Above Ground Burial Vault Costs

above ground burial vault costs
Above ground burial or entombment is an option for burying the body or cremated remains of a loved one above ground rather than under it. Mausoleum, columbariums, and other options protect the remains in areas with low sea levels, can offer greener options, and offer convenient viewing for family and friends.

The concept of burial implies putting the body of a loved one in grave in the ground, but above ground burial is an appealing alternative to many. Entombment, as above ground burial, as it is called, entrusts the deceased to a lawn crypt or space in a building – a mausoleum for a casket or a columbarium for cremated remains.

When considering burial options during funeral planning, above ground methods offer a final resting place for your deceased after the funeral services.

Mausoleum in Aruba

What Are The Advantages Of Above Ground Burial?

When caskets are buried in the ground in areas below sea level, they can become dislodged, filled with water, or damaged. In cities such as New Orleans, which are prone to soft earth, hurricanes, and flooding, floating casket debris and partly decomposed bodies are a health risk preventable when the remains are put to rest above ground. The traditions of the French and Spanish who built New Orleans also supported this type of burial rather than interment, but the high water table is the reason why it is still popular today.

Besides keeping the dead in place, above ground burial makes it convenient for visiting family members who come to pay their respects to the deceased. When the remains are often in a building that is accessible to the elderly widow and protected from the weather, there may even be seating in the structure that allows a mourner to contemplate the departed.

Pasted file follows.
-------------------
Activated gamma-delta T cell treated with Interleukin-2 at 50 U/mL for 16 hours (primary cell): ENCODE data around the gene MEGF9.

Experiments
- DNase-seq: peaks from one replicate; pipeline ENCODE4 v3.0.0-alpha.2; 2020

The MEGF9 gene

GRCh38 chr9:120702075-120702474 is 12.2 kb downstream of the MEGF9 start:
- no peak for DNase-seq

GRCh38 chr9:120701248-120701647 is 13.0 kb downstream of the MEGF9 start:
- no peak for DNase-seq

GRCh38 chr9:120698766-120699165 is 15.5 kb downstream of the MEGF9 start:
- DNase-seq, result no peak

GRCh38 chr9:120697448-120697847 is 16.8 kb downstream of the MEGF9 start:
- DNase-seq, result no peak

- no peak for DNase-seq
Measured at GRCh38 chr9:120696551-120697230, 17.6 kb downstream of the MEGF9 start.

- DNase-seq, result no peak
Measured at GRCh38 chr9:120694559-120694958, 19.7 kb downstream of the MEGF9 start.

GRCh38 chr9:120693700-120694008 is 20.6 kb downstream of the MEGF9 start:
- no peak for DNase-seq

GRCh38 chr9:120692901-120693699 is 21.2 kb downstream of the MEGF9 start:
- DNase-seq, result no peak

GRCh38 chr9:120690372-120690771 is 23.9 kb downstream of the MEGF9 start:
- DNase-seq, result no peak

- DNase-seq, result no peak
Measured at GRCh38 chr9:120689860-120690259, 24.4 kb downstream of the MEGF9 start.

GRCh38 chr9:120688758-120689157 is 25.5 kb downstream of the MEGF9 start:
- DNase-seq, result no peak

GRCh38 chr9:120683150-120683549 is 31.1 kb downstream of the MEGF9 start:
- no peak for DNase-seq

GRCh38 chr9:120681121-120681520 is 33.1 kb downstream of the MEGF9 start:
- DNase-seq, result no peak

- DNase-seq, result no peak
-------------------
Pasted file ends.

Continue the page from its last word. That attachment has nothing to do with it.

Some mausoleums offer outside access to view the remains, but the niche for the casket or urn is protected with an inner wall of metal, sealed with caulking or glue, and covered with an outer shield face.

Above ground burial uses land responsiily when the columbarium or mausoleum builds upward, so it can be a greener option.

Why Would Family Members Choose Above Ground vs. In-Ground Burial For Loved Ones?

Mausoleums offer a place where several family members can be together for eternity in an above ground burial plot. Families can build a mausoleum to their specifications to create private space just for the family that offers no access to the public.

Above ground burial vaults cost more than other means of burial. Still, the elegance and gravitas that comes from being laid to rest inside of a large and impressive family mausoleum building are worth it to many people.

Most cemeteries also offer community mausoleum space that gives families options for spouses and other family members to be buried nearby. This less private option in a public mausoleum is also more affordable, as the average cost per space is lower.


Available Options For Above Ground Burial?

There are several different options for an above ground burial or entombment.

  1. Family-owned mausoleum. When a family purchases and owns a building on the property of the cemetery where their family members are entombed, the average cost of a private mausoleum is well over $100,000.
  2. Cemetery-owned mausoleum. The cemetery often owns the mausoleum where your family members are at rest. When loved ones visit a community mausoleum, they will walk in the same building to find your niche among many other people outside of your family.
  3. Garden mausoleum. More affordable than the other two indoor mausoleum options, the crypts in an outdoor mausoleum open to the outside. The graves may be placed in niches that are stacked on top of others. The most desirable locations are at eye level so visitors can easily see the headstones. The casket is more protected from the weather than it would be were it in the ground, but this type of mausoleum burial is still outside.
  4. Columbarium. Similar to a mausoleum, columbaria hold cremation urns instead of crypts. After a body has undergone cremation, the body is placed in an urn vault and displayed inside the columbarium that houses the cremains of many deceased in separate niches.